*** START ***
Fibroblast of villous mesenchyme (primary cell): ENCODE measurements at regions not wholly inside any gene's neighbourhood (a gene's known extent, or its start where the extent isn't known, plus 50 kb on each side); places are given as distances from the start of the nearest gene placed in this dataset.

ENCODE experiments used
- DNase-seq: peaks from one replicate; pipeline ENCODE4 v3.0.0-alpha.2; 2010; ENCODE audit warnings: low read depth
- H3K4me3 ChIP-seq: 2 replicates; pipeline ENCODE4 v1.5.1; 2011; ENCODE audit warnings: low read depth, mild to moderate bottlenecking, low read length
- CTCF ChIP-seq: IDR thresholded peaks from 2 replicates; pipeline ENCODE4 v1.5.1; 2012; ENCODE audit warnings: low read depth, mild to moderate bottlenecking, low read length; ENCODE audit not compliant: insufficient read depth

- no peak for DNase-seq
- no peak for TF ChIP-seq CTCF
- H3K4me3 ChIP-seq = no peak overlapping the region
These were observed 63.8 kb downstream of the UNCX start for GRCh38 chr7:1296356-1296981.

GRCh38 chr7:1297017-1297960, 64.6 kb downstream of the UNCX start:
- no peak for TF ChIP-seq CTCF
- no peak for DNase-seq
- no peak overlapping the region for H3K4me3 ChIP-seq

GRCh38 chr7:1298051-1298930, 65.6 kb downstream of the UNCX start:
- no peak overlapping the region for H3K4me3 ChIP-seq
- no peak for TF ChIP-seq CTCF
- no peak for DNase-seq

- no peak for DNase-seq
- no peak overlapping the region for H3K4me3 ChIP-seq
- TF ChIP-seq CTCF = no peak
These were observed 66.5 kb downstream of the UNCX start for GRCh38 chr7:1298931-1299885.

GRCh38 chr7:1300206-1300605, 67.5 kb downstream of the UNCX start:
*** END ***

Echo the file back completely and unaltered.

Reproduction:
Fibroblast of villous mesenchyme (primary cell): ENCODE measurements at regions not wholly inside any gene's neighbourhood (a gene's known extent, or its start where the extent isn't known, plus 50 kb on each side); places are given as distances from the start of the nearest gene placed in this dataset.

ENCODE experiments used
- DNase-seq: peaks from one replicate; pipeline ENCODE4 v3.0.0-alpha.2; 2010; ENCODE audit warnings: low read depth
- H3K4me3 ChIP-seq: 2 replicates; pipeline ENCODE4 v1.5.1; 2011; ENCODE audit warnings: low read depth, mild to moderate bottlenecking, low read length
- CTCF ChIP-seq: IDR thresholded peaks from 2 replicates; pipeline ENCODE4 v1.5.1; 2012; ENCODE audit warnings: low read depth, mild to moderate bottlenecking, low read length; ENCODE audit not compliant: insufficient read depth

- no peak for DNase-seq
- no peak for TF ChIP-seq CTCF
- H3K4me3 ChIP-seq = no peak overlapping the region
These were observed 63.8 kb downstream of the UNCX start for GRCh38 chr7:1296356-1296981.

GRCh38 chr7:1297017-1297960, 64.6 kb downstream of the UNCX start:
- no peak for TF ChIP-seq CTCF
- no peak for DNase-seq
- no peak overlapping the region for H3K4me3 ChIP-seq

GRCh38 chr7:1298051-1298930, 65.6 kb downstream of the UNCX start:
- no peak overlapping the region for H3K4me3 ChIP-seq
- no peak for TF ChIP-seq CTCF
- no peak for DNase-seq

- no peak for DNase-seq
- no peak overlapping the region for H3K4me3 ChIP-seq
- TF ChIP-seq CTCF = no peak
These were observed 66.5 kb downstream of the UNCX start for GRCh38 chr7:1298931-1299885.

GRCh38 chr7:1300206-1300605, 67.5 kb downstream of the UNCX start: